Factors influencing the infant feeding choices of HIV positive mothers at a level two hospital in Cape Town
Morgan, Jenna Jessie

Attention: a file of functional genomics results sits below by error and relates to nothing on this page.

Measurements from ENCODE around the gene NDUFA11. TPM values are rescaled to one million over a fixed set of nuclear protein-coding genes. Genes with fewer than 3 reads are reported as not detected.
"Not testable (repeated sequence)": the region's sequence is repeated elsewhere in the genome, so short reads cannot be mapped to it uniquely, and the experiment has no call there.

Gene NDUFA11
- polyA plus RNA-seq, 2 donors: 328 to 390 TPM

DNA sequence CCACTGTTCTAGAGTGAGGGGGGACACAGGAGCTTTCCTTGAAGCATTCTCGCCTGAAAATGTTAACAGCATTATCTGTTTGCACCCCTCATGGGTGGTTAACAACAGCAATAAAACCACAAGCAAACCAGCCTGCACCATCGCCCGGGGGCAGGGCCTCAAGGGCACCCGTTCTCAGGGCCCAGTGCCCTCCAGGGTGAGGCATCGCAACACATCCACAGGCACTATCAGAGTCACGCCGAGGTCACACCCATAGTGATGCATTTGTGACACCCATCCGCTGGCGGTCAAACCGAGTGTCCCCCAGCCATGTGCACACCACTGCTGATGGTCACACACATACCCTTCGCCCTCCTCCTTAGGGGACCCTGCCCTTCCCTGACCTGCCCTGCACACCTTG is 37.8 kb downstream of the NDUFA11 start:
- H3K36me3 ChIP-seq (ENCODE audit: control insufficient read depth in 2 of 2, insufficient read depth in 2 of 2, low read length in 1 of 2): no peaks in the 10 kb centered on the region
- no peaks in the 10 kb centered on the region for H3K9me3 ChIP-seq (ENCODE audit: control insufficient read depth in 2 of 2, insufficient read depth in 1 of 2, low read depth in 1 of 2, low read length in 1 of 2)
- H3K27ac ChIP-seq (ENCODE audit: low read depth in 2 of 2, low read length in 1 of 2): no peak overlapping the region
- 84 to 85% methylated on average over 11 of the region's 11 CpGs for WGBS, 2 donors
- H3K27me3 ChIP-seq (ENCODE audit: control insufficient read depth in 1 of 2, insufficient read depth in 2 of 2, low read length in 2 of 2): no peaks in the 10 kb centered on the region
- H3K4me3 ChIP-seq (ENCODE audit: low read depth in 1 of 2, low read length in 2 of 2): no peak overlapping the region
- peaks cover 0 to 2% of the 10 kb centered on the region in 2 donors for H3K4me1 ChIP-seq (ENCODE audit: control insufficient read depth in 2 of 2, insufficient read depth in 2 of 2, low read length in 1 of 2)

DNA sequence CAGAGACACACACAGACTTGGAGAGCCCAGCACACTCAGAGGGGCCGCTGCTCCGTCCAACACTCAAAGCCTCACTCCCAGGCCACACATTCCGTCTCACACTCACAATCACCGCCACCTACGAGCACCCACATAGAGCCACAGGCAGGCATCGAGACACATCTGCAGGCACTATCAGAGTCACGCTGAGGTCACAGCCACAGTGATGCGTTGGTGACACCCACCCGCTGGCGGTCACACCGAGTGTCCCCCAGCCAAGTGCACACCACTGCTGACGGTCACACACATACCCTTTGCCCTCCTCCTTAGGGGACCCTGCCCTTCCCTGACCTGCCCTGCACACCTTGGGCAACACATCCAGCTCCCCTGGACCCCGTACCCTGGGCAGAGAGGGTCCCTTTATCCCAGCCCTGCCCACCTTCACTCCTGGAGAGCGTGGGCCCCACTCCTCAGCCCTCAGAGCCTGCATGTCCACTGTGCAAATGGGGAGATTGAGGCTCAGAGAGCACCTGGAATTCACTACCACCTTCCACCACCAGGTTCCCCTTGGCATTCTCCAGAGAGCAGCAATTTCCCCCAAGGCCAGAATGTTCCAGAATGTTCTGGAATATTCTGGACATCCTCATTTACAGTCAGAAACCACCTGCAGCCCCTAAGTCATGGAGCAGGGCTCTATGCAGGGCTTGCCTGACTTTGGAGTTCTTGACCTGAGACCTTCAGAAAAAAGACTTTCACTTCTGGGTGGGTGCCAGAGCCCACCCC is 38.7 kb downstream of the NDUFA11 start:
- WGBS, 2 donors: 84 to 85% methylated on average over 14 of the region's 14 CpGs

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Background: In 2009, approximately 130 000 children in Southern Africa under the age of 15 were newly infected with HIV, with vertical transmission being the most common cause of HIV infection. HIV positive mothers are therefore faced with a unique dilemma about which infant feeding choice to make. Prior to 2006,formula feeding was the recommended feeding choice in an attempt to minimise vertical transmission of HIV. In 2006, the risks associated with formula feeding necessitated a change in the recommendations to allow for either exclusive formula feeding or exclusive breastfeeding. The clinical guidelines were reviewed in 2010, when research on the effectiveness of prevention of mother to child transmission efforts suggested a decrease in such transmissions, even when exclusive breastfeeding. Currently the recommendations focus on the contextual appropriateness of the infant feeding choice. The imminent withdrawal of free formula is a new development within the prevention efforts. Aims and Objectives: This study aimed to describe the infant feeding choices of HIV positive mothers on discharge from a level two hospital, in Cape Town. The study objectives included determining the infant feeding choice and the factors that influence HIV positive mothers’ infant feeding choice on discharge from the hospital. Research Methodology: A descriptive survey study design was used as it lends itself to the description of the new developments regarding prevention of mother to child transmission and the meaning it has for the infant feeding choices made by HIV positive mothers. A quantitative approach was used to establish the specified factors that currently affect HIV mothers’ infant feeding choices. A nonrandom consecutive sampling technique was used. The data collection method took the form of a questionnaire. Data analysis was performed through SPSS 20 to produce descriptive and inferential statistics to establish relationships between the independent and dependent variables. Results and Recommendations: The number of exclusive breastfeeding participants was higher (54%) than the exclusively formula feeding participants (46%), which is in keeping with the institution’s trends for the previous year (2011). Statistical significance was difficult to establish due to the small scale of the study, but clinical significance with the establishment of the factors influencing infant feeding choices was considered. These led to the following recommendations: reorientation of infant feeding counselling towards the criteria of acceptability, feasibility, affordability,sustainability and safety, in view of the withdrawal of free formula and promotion of exclusive breastfeeding as the single infant feeding strategy. Ethical Considerations: Ethical clearance was sought from the Ethics Committee of the University of the Western Cape, Research Committee of the level two hospital and informed consent was obtained from the participants.